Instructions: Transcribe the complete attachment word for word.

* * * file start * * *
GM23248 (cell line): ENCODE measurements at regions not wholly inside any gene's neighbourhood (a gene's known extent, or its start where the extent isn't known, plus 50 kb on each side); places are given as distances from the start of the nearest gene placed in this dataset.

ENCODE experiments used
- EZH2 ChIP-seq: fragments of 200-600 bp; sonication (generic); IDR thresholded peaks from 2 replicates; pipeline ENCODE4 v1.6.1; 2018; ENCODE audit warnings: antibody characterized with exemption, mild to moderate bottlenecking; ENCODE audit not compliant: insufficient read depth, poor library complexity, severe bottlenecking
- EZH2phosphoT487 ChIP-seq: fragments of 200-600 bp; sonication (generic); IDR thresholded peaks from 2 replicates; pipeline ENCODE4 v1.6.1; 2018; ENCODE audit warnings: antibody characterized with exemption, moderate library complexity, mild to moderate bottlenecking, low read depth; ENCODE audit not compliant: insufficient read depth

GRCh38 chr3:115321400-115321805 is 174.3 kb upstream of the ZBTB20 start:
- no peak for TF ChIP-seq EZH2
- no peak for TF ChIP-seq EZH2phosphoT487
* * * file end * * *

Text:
GM23248 (cell line): ENCODE measurements at regions not wholly inside any gene's neighbourhood (a gene's known extent, or its start where the extent isn't known, plus 50 kb on each side); places are given as distances from the start of the nearest gene placed in this dataset.

ENCODE experiments used
- EZH2 ChIP-seq: fragments of 200-600 bp; sonication (generic); IDR thresholded peaks from 2 replicates; pipeline ENCODE4 v1.6.1; 2018; ENCODE audit warnings: antibody characterized with exemption, mild to moderate bottlenecking; ENCODE audit not compliant: insufficient read depth, poor library complexity, severe bottlenecking
- EZH2phosphoT487 ChIP-seq: fragments of 200-600 bp; sonication (generic); IDR thresholded peaks from 2 replicates; pipeline ENCODE4 v1.6.1; 2018; ENCODE audit warnings: antibody characterized with exemption, moderate library complexity, mild to moderate bottlenecking, low read depth; ENCODE audit not compliant: insufficient read depth

GRCh38 chr3:115321400-115321805 is 174.3 kb upstream of the ZBTB20 start:
- no peak for TF ChIP-seq EZH2
- no peak for TF ChIP-seq EZH2phosphoT487